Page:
Javascript: Navigating DOM Tree: previousSibling nextSibling childNodes firstChild lastChild parentNode

Perm URL with updates:

This page is a tutorial of Javascript navigating the DOM tree. This page show examples of using methods: {previousSibling nextSibling childNodes firstChild lastChild parentNode}.

previous/next Sibling

‹node›.previousSibling Return the previous sibling of ‹node›, or null if it doesn't exist.

‹node›.nextSibling Return the next sibling of ‹node›, or null if it doesn't exist.

When the sibling does not exist, the return value is null.

test code: javascript test page: nextSibling

Whitespace Nodes

Note: in most browsers, any space in HTML source code between tags are considered a node too. This is by W3C spec. So, typically, when you call nextSibling, you'll get a text node of whitespace. This is usually not what you want.

Here's a example. In the following, we get a node's next sibling, and get its node type. If the nodeType is 3, it means text node, and thus it's (probably) just white space. If node type is 1, then it's element.


Test page: javascript test page: nextSibling is whitespace node?

You can avoid the whitespace node problem by not having space or newline between your element's tags. e.g.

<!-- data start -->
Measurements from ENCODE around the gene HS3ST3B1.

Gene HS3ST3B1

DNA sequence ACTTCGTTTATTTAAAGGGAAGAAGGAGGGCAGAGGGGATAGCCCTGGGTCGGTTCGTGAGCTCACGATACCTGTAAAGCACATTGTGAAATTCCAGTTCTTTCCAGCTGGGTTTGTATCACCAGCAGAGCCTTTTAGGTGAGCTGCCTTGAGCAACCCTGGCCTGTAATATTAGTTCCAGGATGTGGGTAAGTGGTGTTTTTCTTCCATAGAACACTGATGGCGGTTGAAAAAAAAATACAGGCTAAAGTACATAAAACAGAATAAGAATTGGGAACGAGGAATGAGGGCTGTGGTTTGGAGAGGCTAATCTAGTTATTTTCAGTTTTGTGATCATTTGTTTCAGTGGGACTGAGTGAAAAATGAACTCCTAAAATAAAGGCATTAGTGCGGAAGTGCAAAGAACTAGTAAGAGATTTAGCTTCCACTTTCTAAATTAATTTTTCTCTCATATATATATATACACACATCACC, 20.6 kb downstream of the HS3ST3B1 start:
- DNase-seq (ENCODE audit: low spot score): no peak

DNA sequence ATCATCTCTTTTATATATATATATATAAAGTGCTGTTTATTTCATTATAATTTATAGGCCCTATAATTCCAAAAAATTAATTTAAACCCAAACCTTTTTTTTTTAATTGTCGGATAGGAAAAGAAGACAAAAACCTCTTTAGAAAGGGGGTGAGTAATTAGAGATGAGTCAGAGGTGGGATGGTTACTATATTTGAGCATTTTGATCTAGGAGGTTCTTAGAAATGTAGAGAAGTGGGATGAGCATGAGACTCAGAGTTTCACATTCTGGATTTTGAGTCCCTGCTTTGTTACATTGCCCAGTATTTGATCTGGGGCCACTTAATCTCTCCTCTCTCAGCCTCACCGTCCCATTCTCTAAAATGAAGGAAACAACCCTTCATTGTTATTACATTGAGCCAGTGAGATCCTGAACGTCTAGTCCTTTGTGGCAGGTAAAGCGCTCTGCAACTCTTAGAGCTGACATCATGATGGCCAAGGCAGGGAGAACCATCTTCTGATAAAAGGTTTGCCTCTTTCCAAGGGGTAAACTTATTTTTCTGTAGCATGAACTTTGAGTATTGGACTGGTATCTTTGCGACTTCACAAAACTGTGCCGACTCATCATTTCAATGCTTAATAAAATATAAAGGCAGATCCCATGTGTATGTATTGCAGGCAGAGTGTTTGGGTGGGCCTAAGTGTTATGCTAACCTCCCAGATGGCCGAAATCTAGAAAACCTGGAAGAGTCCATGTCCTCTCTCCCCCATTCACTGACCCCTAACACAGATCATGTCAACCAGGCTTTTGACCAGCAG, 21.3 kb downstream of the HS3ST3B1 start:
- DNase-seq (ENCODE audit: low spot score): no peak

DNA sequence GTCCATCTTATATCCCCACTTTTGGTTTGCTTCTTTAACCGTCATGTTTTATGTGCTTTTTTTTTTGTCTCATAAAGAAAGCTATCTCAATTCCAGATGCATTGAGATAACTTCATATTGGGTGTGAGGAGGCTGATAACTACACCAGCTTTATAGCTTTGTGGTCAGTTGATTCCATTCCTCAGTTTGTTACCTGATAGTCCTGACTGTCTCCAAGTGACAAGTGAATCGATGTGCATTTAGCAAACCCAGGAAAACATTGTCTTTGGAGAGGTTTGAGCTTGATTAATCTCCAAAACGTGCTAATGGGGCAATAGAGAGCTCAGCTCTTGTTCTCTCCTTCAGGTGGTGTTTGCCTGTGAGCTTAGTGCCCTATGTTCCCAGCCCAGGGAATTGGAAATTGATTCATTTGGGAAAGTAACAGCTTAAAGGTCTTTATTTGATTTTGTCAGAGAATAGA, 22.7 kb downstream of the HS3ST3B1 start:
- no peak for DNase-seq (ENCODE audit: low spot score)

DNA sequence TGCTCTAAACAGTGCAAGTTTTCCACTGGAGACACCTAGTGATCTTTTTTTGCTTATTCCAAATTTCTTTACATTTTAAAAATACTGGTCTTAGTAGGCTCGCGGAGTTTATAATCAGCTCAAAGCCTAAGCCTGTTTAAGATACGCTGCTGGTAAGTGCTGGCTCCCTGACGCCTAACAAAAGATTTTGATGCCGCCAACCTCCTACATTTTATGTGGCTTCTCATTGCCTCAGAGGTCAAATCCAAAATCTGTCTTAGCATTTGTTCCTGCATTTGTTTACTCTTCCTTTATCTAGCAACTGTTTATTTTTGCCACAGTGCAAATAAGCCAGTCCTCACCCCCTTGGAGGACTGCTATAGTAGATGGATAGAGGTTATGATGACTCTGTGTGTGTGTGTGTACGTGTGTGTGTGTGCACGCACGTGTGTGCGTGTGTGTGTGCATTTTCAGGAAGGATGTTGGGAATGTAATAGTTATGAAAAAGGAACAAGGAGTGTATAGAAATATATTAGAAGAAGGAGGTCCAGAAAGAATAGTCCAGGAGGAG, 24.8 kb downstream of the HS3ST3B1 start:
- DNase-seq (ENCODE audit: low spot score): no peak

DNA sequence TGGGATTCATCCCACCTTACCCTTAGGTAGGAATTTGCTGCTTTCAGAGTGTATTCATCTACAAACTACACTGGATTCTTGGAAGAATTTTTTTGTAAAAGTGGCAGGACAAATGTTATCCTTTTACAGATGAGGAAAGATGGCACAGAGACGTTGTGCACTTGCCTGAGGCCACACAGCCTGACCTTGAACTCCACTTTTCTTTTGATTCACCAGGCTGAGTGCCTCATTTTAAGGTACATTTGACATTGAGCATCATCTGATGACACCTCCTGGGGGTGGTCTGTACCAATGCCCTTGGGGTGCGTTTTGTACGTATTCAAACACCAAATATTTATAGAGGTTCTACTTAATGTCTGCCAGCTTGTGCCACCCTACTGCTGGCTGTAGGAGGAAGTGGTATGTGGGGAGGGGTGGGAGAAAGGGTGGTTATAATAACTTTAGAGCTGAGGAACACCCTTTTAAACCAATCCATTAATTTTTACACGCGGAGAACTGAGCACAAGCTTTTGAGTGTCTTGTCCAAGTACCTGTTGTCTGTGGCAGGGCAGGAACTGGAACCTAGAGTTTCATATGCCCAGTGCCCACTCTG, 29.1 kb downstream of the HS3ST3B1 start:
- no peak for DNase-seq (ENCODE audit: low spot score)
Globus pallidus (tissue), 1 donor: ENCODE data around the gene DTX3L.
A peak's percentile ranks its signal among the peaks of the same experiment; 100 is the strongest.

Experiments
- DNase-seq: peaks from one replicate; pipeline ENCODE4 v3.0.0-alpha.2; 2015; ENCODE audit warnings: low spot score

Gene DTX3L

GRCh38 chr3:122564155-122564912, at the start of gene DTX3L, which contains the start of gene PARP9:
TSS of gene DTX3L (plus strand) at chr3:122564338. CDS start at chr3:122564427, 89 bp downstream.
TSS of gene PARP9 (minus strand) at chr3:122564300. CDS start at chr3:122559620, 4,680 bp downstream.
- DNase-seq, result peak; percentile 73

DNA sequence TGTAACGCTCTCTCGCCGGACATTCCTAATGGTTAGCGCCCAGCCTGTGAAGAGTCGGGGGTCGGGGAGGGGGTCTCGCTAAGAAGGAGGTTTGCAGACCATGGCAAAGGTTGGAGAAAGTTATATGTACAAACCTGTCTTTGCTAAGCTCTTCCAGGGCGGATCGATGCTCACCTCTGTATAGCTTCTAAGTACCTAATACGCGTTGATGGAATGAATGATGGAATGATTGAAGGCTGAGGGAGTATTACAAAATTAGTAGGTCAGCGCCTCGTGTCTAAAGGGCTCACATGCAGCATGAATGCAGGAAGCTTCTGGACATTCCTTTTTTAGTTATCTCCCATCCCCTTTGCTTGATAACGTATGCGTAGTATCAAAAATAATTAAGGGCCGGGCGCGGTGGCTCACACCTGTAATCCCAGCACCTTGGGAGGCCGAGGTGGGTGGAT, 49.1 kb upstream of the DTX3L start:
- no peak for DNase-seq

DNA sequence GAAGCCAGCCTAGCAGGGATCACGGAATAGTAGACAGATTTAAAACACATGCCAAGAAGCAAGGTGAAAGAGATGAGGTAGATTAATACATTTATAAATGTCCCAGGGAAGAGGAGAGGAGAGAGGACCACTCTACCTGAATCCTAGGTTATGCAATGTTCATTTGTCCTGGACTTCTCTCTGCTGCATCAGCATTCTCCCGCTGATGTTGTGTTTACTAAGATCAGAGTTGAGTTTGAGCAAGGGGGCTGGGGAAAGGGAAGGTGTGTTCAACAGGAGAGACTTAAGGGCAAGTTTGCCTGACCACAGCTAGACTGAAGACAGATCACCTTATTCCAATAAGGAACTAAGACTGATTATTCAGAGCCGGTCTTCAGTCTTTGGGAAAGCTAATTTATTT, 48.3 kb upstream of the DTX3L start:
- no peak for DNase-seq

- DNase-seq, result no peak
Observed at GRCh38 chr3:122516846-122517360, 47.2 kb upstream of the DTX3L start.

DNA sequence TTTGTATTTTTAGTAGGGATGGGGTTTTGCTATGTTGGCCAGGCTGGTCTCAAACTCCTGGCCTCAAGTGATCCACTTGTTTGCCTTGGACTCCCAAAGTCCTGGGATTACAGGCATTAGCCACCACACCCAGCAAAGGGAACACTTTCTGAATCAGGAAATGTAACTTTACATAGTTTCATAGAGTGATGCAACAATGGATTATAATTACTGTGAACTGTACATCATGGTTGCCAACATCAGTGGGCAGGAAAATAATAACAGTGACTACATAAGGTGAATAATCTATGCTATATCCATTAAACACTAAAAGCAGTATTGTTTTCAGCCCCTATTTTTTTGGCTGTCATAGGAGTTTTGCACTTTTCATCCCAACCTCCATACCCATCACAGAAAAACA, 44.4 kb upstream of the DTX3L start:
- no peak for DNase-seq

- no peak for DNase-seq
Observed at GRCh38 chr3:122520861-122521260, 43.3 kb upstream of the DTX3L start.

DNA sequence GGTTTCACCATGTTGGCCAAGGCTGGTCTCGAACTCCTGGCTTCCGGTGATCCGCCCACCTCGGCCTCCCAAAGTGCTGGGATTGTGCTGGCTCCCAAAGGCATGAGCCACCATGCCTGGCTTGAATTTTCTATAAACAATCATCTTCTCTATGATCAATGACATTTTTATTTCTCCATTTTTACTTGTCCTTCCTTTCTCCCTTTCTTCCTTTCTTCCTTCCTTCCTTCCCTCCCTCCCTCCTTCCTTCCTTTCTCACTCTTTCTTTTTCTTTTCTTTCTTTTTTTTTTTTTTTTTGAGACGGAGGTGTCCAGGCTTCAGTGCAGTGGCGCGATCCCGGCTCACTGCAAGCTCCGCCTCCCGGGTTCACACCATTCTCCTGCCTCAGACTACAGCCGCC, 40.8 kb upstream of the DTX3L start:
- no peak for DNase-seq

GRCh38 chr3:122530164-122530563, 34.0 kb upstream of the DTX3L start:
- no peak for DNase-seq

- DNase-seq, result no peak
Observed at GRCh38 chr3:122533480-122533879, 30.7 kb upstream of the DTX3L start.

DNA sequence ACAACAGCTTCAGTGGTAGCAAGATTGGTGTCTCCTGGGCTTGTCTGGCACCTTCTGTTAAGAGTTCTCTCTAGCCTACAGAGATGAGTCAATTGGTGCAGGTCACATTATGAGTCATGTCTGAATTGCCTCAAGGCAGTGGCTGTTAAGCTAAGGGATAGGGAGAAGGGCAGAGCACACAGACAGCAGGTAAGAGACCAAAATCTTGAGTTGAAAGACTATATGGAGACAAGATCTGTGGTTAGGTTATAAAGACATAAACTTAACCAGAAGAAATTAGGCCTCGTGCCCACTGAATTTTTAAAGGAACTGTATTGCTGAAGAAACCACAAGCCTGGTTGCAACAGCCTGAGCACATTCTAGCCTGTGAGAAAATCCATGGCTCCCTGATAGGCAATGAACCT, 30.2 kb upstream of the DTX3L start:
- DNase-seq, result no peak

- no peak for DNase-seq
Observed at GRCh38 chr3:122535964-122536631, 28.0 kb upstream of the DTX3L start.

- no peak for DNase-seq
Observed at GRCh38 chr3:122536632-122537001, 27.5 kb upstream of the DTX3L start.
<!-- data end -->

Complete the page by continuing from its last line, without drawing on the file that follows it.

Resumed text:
<!doctype html><html><head><title>test</title></head><body><p>something</p></body></html>

Of course, this is not practical, because it makes the html hard to read.


‹node›.childNodes Return all children of ‹node› as a list.

Suppose this is your HTML:

<div id="A">
some <span id="B">thing</span>

This is your javascript code:

var xx = document.getElementById("A").childNodes;

var num = xx.length;

alert("total children: " + num);
alert("first child node name: " + xx[0].nodeName);
alert("second child node name: " + xx[1].nodeName);
alert("3rd child node name: " + xx[2].nodeName);
total children ⇒ 3
first child node name ⇒ #text
second child node name ⇒ SPAN
3rd child node name ⇒ #text

Test page: javascript test page: childNodes


firstChild lastChild

‹node›.firstChild Return the first child of ‹node›.

‹node›.lastChild Return the last child of ‹node›.


‹node›.parentNode Return the parent of ‹node›.

Popular posts from this blog

11 Years of Writing About Emacs

does md5 creates more randomness?

Google Code shutting down, future of ErgoEmacs